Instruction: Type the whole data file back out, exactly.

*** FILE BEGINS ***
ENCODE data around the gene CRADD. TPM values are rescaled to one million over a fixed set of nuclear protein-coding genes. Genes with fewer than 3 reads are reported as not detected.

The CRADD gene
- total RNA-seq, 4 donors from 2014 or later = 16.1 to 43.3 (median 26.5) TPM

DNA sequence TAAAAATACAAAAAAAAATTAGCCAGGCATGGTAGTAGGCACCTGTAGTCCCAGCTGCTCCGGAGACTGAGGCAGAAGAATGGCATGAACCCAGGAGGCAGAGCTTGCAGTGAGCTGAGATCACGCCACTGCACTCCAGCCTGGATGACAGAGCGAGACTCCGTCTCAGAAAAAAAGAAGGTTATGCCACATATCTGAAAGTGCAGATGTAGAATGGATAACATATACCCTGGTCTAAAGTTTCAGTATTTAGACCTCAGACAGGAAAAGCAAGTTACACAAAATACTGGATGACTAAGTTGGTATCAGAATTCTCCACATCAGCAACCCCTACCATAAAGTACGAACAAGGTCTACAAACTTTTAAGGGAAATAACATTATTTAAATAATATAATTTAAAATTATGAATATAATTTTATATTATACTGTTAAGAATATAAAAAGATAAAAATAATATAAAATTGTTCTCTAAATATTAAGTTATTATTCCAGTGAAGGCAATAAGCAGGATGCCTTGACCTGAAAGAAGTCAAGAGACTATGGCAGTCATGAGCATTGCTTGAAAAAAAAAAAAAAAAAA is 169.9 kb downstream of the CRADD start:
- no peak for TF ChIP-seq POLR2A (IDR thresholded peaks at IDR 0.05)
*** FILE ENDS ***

ENCODE data around the gene CRADD. TPM values are rescaled to one million over a fixed set of nuclear protein-coding genes. Genes with fewer than 3 reads are reported as not detected.

The CRADD gene
- total RNA-seq, 4 donors from 2014 or later = 16.1 to 43.3 (median 26.5) TPM

DNA sequence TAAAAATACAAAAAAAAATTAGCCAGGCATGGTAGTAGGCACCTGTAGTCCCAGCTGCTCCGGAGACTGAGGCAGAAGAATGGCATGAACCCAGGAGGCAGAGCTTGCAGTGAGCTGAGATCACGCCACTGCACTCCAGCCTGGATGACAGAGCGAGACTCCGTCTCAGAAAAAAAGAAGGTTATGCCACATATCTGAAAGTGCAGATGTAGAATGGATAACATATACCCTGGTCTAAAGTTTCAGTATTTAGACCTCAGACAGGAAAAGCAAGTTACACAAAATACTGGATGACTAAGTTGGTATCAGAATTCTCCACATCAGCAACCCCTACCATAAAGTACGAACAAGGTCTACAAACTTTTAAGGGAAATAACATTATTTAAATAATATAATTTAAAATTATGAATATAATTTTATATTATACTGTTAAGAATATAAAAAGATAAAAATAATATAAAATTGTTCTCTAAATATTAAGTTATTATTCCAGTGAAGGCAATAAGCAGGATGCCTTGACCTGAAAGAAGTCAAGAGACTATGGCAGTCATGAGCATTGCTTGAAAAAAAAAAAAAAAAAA is 169.9 kb downstream of the CRADD start:
- no peak for TF ChIP-seq POLR2A (IDR thresholded peaks at IDR 0.05)